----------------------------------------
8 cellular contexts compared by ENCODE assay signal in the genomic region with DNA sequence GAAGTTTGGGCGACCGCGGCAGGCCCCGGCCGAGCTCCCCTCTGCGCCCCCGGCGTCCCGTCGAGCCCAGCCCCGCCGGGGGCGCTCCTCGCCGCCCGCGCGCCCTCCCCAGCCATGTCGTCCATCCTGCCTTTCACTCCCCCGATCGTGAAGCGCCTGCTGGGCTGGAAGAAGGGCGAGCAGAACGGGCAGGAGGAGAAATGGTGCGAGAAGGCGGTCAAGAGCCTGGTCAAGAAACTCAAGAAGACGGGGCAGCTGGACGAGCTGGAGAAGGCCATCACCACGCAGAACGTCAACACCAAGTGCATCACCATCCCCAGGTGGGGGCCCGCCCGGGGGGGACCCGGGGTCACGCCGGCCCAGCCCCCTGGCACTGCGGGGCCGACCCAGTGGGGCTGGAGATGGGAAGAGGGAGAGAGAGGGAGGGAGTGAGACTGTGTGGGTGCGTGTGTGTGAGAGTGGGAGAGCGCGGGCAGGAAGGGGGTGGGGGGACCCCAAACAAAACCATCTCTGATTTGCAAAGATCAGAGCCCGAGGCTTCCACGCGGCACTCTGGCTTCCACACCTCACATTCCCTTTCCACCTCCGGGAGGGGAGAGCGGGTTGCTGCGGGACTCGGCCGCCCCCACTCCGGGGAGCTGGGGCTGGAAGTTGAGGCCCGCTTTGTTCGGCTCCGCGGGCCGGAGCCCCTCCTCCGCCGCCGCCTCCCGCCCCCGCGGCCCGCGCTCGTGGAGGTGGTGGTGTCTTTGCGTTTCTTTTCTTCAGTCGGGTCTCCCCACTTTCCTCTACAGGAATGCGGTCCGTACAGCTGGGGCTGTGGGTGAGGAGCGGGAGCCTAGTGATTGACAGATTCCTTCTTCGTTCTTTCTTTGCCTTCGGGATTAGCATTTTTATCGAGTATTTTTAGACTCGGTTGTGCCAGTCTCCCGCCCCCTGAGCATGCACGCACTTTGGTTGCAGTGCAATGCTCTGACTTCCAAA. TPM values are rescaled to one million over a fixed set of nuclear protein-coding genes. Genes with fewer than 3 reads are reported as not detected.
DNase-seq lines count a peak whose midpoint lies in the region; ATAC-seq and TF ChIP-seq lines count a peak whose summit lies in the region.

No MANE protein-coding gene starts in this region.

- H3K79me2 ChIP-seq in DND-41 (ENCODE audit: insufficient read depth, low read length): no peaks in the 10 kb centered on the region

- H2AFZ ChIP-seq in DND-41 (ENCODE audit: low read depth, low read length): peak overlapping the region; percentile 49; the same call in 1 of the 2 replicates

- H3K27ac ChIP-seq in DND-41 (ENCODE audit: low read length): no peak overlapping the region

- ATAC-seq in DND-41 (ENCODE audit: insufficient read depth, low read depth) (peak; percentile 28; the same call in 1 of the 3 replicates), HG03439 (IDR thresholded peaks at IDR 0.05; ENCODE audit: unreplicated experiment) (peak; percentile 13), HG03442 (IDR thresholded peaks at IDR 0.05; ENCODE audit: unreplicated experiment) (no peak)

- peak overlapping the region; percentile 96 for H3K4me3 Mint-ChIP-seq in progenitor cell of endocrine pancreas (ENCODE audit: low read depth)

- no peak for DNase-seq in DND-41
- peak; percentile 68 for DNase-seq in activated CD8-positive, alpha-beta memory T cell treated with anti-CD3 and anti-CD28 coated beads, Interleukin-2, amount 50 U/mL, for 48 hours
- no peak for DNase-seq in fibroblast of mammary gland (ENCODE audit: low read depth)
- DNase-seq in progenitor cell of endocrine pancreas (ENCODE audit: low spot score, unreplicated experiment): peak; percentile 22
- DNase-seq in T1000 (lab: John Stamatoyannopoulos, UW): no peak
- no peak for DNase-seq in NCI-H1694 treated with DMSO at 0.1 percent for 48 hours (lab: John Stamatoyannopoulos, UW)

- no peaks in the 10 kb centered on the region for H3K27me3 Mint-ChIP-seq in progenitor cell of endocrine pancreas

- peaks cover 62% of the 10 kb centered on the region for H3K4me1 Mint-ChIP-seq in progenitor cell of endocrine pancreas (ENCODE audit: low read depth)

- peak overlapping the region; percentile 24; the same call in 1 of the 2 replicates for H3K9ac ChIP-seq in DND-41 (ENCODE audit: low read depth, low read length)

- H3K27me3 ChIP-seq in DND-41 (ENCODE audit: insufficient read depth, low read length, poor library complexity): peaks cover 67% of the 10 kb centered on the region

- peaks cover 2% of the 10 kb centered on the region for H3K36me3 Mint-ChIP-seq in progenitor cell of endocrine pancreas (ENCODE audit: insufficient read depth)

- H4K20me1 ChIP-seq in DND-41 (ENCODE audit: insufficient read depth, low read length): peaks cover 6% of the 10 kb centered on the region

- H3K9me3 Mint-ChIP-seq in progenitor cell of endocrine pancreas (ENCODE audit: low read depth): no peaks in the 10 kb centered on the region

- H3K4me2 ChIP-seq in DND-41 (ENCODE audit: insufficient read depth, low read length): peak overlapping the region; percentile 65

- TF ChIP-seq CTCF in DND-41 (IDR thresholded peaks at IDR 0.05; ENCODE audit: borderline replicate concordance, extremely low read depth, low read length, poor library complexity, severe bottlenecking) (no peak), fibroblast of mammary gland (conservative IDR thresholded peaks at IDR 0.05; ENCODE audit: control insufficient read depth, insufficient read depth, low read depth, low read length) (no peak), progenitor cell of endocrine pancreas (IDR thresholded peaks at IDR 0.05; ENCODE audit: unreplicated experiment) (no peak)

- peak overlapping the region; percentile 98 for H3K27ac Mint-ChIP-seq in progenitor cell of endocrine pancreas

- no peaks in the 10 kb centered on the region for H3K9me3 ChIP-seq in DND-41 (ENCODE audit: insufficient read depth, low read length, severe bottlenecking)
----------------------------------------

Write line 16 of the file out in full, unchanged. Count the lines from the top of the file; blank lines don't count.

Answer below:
- peaks cover 62% of the 10 kb centered on the region for H3K4me1 Mint-ChIP-seq in progenitor cell of endocrine pancreas (ENCODE audit: low read depth)